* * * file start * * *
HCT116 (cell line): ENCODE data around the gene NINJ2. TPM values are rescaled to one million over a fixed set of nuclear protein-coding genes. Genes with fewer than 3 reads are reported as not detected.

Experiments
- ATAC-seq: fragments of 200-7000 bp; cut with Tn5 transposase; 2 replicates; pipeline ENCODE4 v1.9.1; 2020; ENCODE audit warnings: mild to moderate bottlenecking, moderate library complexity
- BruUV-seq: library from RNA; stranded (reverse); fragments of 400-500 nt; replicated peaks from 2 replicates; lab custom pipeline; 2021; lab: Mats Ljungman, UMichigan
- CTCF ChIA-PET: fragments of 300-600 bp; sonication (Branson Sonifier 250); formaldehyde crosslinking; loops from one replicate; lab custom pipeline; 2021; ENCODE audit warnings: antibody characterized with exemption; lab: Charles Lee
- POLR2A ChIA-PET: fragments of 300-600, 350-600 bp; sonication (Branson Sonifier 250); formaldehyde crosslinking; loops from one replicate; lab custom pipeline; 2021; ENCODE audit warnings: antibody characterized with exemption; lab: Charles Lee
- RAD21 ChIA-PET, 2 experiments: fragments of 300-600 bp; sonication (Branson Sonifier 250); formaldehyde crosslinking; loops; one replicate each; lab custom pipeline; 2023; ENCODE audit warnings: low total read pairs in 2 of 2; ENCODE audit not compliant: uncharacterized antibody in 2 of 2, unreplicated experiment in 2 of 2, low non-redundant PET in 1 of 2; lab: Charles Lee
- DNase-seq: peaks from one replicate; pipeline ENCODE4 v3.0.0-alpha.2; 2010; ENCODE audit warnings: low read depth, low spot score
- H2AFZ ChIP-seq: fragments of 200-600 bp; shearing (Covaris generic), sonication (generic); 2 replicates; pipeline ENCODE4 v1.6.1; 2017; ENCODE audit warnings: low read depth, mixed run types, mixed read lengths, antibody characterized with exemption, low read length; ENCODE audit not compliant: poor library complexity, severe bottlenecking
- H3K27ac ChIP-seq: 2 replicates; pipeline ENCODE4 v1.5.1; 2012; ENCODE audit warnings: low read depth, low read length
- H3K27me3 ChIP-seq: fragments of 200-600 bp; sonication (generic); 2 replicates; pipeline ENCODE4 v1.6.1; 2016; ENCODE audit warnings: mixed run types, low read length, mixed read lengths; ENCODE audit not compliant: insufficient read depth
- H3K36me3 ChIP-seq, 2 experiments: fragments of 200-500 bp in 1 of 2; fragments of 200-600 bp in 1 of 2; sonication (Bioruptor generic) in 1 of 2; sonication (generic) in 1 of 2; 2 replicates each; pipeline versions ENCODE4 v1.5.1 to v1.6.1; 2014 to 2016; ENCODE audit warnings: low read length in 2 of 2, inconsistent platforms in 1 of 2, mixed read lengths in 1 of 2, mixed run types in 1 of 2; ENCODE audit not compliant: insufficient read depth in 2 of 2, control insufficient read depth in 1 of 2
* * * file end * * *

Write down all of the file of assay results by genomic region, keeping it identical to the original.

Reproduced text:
HCT116 (cell line): ENCODE data around the gene NINJ2. TPM values are rescaled to one million over a fixed set of nuclear protein-coding genes. Genes with fewer than 3 reads are reported as not detected.

Experiments
- ATAC-seq: fragments of 200-7000 bp; cut with Tn5 transposase; 2 replicates; pipeline ENCODE4 v1.9.1; 2020; ENCODE audit warnings: mild to moderate bottlenecking, moderate library complexity
- BruUV-seq: library from RNA; stranded (reverse); fragments of 400-500 nt; replicated peaks from 2 replicates; lab custom pipeline; 2021; lab: Mats Ljungman, UMichigan
- CTCF ChIA-PET: fragments of 300-600 bp; sonication (Branson Sonifier 250); formaldehyde crosslinking; loops from one replicate; lab custom pipeline; 2021; ENCODE audit warnings: antibody characterized with exemption; lab: Charles Lee
- POLR2A ChIA-PET: fragments of 300-600, 350-600 bp; sonication (Branson Sonifier 250); formaldehyde crosslinking; loops from one replicate; lab custom pipeline; 2021; ENCODE audit warnings: antibody characterized with exemption; lab: Charles Lee
- RAD21 ChIA-PET, 2 experiments: fragments of 300-600 bp; sonication (Branson Sonifier 250); formaldehyde crosslinking; loops; one replicate each; lab custom pipeline; 2023; ENCODE audit warnings: low total read pairs in 2 of 2; ENCODE audit not compliant: uncharacterized antibody in 2 of 2, unreplicated experiment in 2 of 2, low non-redundant PET in 1 of 2; lab: Charles Lee
- DNase-seq: peaks from one replicate; pipeline ENCODE4 v3.0.0-alpha.2; 2010; ENCODE audit warnings: low read depth, low spot score
- H2AFZ ChIP-seq: fragments of 200-600 bp; shearing (Covaris generic), sonication (generic); 2 replicates; pipeline ENCODE4 v1.6.1; 2017; ENCODE audit warnings: low read depth, mixed run types, mixed read lengths, antibody characterized with exemption, low read length; ENCODE audit not compliant: poor library complexity, severe bottlenecking
- H3K27ac ChIP-seq: 2 replicates; pipeline ENCODE4 v1.5.1; 2012; ENCODE audit warnings: low read depth, low read length
- H3K27me3 ChIP-seq: fragments of 200-600 bp; sonication (generic); 2 replicates; pipeline ENCODE4 v1.6.1; 2016; ENCODE audit warnings: mixed run types, low read length, mixed read lengths; ENCODE audit not compliant: insufficient read depth
- H3K36me3 ChIP-seq, 2 experiments: fragments of 200-500 bp in 1 of 2; fragments of 200-600 bp in 1 of 2; sonication (Bioruptor generic) in 1 of 2; sonication (generic) in 1 of 2; 2 replicates each; pipeline versions ENCODE4 v1.5.1 to v1.6.1; 2014 to 2016; ENCODE audit warnings: low read length in 2 of 2, inconsistent platforms in 1 of 2, mixed read lengths in 1 of 2, mixed run types in 1 of 2; ENCODE audit not compliant: insufficient read depth in 2 of 2, control insufficient read depth in 1 of 2